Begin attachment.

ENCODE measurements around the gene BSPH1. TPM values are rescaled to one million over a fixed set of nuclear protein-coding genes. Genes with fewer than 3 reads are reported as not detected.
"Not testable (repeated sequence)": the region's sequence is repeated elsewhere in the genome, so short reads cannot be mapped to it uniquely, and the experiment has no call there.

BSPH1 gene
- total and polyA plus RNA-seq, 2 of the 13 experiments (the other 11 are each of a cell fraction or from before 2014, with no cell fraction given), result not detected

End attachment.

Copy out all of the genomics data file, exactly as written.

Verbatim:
ENCODE measurements around the gene BSPH1. TPM values are rescaled to one million over a fixed set of nuclear protein-coding genes. Genes with fewer than 3 reads are reported as not detected.
"Not testable (repeated sequence)": the region's sequence is repeated elsewhere in the genome, so short reads cannot be mapped to it uniquely, and the experiment has no call there.

BSPH1 gene
- total and polyA plus RNA-seq, 2 of the 13 experiments (the other 11 are each of a cell fraction or from before 2014, with no cell fraction given), result not detected